|Workload type||Light duty||Heavy duty|
|Application||Suitable for concrete and other masonries with less density||Best for creating bigger holes in solid masonry|
|Average hole diameter||1/4-inch to 3/8-inch||¼-inch to 2-inch|
|Bit tip||Carbide||Flute pattern|
|Typically weighs||4 to 8 lbs.||14 to 18 lbs.|
|Suitable by profession||DIY workers, Handymen||Construction workers|
What are the Advantages of using a Hammer Drill?
Hammer drills are a great way to improve your drilling skills. By using a hammer drill, you can get a better exit hole in your target.
Additionally, these are easy to control and make drilling much more efficient. Because of this, hammer drills are perfect for beginners.
Besides the light concrete and masonry jobs, it’s an efficient way to drill through wood.
It has different speed settings and can be used for a variety of tasks, including hole drilling, hole sawing, and milling.
Hammer drills are also perfect for joining boards together because they have a sharp point that makes it easy to puncture the board without damaging it. Using this also helps learn how to use a drill press.
What are the Advantages of using a Rotary Hammer?
Rotary hammer drills offer many advantages over traditional drill machines. The main reason I prefer using a rotary hammer is because of the high impact power.
With the backed power, the rotary action creates more holes in less time. Another good side of the rotary drill is you don’t have to put pressure while drilling like regular hammer drills. This gives you a surprisingly effortless working experience.
What Kind of Drill Bits and Attachments You Can Use with Hammer Drills?
All hammer drill bits use 4 types of bits. These are SDS, SDS Plus, SDS Max, and, lastly, Spline. Among them, you can use SDS and the Plus as a substitute for each other. Thus, some consider them as a single-bit type.
Nowadays, you can add a wide range of attachments with a hammer drill. The list goes on, from trim saws, sanders, and routers to tire inflators.
What Kind of Drill Bits and Attachments You Can Use with Rotary Hammer?
The shank or bit types of rotary drills are the same as a typical hammer drill. However, the bit tip is slightly different.
As mentioned above, rotary hammer bits have a flute pattern tip. Without the bit tip, depending on the tool size or brand, the bit size may also vary.
When it comes to rotary hammer drill attachment, the list is quite extensive. You can add a drill dust collector, vacuum hose adapter, angle attachments, blow-out bulb, etc.
Consideration factors before choosing any hammer drill
The market is flooded with cheap hammer drills. To get the most out of your investment, follow the below guide.
If you’ll use this tool regularly, the power is the vital measurement. A hammer drill power is referred to by BPM or Blow per Minute.
When choosing your drill hammer, consider picking something that has around 3000 BPM.
It decides how efficiently your hammer drill will perform. If your drill jobs require mid to large hole size, you’ll need a tool with a 6-to-7.72-volt range.
· Impact Energy
Joules or “J” represents the impact energy or pounding power of a hammer drill. The higher joules your hammer machine has, the faster it can result in a hole.
I prefer anything between 8J to 10J when it comes to DIY projects and professional jobs as well.
· Max Hole Size
Before getting a hammer drill, consider how big a hole you’ll need to create. Most of them can result in the same drill hole size.
Usually, they can create multiple sizes of holes, starting from ¼-inch, 3/8-inch, and ½-inch. If you need to drill bigger holes, then try considering rotary hammers.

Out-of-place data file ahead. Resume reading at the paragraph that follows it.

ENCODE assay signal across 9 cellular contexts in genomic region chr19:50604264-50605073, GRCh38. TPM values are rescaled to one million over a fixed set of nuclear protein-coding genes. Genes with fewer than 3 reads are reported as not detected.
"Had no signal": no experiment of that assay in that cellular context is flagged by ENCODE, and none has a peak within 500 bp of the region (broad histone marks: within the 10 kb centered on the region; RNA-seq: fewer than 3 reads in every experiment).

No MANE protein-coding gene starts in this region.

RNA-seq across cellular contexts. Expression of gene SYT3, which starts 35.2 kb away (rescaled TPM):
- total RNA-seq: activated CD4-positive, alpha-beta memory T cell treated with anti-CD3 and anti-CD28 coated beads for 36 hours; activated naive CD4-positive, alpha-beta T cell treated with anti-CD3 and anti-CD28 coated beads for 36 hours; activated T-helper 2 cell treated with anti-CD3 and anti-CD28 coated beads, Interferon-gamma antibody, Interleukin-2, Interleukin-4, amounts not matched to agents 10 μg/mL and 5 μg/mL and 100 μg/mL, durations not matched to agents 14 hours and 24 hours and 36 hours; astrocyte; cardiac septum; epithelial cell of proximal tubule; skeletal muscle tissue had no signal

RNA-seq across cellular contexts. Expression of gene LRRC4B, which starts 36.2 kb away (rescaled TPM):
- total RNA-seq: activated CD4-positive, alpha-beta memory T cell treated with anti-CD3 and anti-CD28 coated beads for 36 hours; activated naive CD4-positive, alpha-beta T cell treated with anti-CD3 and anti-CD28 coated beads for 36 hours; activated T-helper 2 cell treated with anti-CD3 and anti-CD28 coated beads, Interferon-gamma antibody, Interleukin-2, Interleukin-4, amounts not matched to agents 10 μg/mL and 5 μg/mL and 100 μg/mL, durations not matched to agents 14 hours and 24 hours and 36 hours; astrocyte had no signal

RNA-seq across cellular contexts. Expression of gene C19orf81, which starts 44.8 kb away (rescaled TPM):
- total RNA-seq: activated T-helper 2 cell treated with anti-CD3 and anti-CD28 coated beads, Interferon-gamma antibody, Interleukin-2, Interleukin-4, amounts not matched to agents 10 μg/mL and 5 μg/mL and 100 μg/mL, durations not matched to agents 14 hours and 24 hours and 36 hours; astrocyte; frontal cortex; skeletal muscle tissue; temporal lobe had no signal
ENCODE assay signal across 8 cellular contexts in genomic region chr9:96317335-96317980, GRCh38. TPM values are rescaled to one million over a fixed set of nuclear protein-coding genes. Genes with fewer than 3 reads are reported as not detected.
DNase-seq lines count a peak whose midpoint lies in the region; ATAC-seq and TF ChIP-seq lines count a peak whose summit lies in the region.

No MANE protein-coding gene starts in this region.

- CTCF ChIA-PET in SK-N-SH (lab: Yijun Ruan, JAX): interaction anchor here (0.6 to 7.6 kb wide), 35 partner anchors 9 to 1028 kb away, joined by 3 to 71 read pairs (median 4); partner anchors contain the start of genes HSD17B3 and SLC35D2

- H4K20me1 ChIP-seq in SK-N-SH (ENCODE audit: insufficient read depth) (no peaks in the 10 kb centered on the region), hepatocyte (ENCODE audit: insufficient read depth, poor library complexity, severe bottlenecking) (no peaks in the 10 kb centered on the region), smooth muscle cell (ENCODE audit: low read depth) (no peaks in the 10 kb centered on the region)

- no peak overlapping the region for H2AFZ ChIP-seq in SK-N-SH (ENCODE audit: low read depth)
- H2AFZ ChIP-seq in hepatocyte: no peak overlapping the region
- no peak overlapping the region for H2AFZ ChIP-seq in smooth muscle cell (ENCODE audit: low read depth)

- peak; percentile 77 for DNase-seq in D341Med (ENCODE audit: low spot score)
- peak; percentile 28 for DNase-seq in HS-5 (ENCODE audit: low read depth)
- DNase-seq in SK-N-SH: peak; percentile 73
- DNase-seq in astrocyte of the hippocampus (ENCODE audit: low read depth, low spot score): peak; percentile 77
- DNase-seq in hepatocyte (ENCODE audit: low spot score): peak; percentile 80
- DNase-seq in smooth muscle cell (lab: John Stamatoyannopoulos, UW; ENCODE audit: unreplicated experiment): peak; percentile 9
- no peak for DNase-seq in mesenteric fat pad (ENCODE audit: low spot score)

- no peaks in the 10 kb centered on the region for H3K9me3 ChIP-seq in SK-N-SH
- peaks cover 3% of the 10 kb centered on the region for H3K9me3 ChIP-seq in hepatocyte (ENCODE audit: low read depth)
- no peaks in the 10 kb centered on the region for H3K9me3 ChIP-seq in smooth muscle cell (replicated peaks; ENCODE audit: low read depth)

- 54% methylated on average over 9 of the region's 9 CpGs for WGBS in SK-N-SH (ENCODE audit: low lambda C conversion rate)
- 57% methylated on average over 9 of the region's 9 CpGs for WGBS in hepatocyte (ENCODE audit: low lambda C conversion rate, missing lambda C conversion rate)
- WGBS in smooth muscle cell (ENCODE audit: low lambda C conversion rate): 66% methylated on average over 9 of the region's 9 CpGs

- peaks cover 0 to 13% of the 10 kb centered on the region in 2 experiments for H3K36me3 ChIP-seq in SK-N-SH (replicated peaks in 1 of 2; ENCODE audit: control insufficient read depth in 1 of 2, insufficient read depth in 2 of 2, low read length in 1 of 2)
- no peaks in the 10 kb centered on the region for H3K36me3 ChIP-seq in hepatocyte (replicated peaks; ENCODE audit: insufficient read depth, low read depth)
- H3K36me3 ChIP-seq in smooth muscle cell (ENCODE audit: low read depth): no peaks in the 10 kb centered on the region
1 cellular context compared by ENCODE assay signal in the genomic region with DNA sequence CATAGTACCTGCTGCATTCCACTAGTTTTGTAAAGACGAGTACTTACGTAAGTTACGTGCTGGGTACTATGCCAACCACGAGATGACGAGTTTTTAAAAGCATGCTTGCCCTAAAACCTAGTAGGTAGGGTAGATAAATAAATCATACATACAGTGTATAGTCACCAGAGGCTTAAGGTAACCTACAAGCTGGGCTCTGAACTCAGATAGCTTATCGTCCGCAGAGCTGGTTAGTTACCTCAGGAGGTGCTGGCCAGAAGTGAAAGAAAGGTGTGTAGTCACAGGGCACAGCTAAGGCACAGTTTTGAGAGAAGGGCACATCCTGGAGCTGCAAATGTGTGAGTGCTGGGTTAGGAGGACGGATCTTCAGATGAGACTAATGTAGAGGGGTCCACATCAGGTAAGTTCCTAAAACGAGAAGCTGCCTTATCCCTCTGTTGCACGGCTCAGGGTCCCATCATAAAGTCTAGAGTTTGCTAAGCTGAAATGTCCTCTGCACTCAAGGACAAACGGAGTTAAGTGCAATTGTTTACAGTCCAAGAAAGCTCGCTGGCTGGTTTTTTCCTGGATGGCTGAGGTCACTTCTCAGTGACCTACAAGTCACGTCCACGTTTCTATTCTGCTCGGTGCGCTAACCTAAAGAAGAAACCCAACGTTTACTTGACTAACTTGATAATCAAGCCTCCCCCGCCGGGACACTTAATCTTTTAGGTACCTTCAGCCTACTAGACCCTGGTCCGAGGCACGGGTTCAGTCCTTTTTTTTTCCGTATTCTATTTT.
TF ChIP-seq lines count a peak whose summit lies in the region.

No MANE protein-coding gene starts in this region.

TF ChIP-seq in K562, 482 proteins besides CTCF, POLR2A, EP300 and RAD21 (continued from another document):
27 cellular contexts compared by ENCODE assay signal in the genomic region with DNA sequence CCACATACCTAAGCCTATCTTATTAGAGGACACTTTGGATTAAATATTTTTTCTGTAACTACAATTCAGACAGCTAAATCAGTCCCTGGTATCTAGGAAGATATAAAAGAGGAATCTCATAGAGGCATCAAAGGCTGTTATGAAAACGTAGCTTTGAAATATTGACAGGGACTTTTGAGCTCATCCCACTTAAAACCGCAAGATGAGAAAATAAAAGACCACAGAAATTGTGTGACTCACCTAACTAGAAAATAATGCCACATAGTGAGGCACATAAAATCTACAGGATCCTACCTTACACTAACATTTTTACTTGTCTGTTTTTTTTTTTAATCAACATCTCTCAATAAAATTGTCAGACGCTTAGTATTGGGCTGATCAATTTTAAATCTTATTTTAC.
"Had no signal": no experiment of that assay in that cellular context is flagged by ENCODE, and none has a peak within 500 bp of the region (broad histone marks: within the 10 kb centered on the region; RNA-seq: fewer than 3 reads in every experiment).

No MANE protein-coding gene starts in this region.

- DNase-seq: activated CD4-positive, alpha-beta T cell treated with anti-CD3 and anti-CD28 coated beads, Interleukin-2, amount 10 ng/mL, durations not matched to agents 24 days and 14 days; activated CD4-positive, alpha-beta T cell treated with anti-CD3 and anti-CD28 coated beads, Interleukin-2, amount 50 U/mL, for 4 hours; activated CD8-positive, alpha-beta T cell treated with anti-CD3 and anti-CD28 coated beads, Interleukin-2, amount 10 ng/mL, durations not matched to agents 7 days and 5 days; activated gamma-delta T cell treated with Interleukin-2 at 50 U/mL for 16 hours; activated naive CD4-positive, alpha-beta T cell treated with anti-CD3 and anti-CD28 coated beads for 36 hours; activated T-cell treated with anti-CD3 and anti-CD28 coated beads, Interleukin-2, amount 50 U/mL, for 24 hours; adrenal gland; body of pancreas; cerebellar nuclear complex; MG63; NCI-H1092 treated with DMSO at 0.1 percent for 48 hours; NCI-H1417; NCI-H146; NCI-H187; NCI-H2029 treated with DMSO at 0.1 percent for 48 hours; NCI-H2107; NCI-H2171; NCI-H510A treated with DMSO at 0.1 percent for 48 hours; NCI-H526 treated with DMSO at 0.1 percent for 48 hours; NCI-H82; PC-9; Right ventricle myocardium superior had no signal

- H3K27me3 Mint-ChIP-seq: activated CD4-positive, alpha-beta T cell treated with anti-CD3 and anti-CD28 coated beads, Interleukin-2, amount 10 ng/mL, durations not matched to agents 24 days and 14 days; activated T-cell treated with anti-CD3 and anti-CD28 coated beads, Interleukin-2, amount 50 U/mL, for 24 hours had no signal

· User Friendly design
Without the above primary features, the user experience is also an essential measure, especially if you’re a newbie.
Try looking for features like speed settings, drilling modes, and forward-reverse gears to use your tool effortlessly.
Having a rubberized grip with proper handle size is also adequate for avoiding hand fatigue while working.
Hammer Drill or Rotary Hammer: Which One Is More Costly?
Rotary hammer drills are costlier than a regular hammer drills. The reason is obvious. These have more impact power and are suitable for larger construction jobs that a hammer drill can’t tackle.
In general, a hammer drill price can range from $39 to $200, depending on the functionality and brand reliability.
On the flip side, you may need to spend $200 to $300 for a good rotary hammer drill. There are also some options that will cost you above $500.
Which One Will Suit Your Drilling Projects More?
It totally depends on the project you’re dealing with. A hammer drill is a right way to go if you need occasional drilling support for small projects like light stonework or wood jobs.
And for professional construction jobs, even for DIY projects, a rotary hammer is worthy of your attention.
Pro Tip: Look for a Model with an Anti-Vibration and Dust Management System
This is something I learned after I suffered. Drilling solves your problem while causing additional mess around the workstation.
You’ll scratch your head while cleaning the dust these machines create during drilling.
To get rid of this issue, try using a hammer or rotary drill that comes with a dust collector system.
If your tool doesn’t come with one, you can check out my DIY hacks on creating a drill dust collector at home.
Another good observation is looking for an anti-vibration feature. I highly advise having this spec in your drill machine, especially if you need drill jobs frequently.
Frequently Asked Questions
1. Why is my hammer drill not hammering?
Hammer drills stop hammering action when an issue occurs with the motor and power cord. It can be caused by wear and tear in the carbon brush as well. Try getting help from the manufacturer if your machine is still under warranty.
2. How long can you use a hammer drill?
Pneumatic hammer drills have a longer load capacity than electric-driven ones. Excessive use can cause the overheating issue.
Considering the user side with hand-arm vibration problem should avoid using hammer drill more than 15 minutes (drilling time) a day.
3. Can a hammer drill be used as a regular drill?
Yes, you can use hammer drills as a regular drill machine. To do so, change the mode to “Drill.”
That’s a brief about how does a hammer drill work. In conclusion, these tools have insider discs, which drive an up and down action. And the mechanism results in the chuck hitting back and forth.
If you’re a professional in drilling jobs, make sure to share your experience with hammer drills in the comment section. Till then, happy drilling!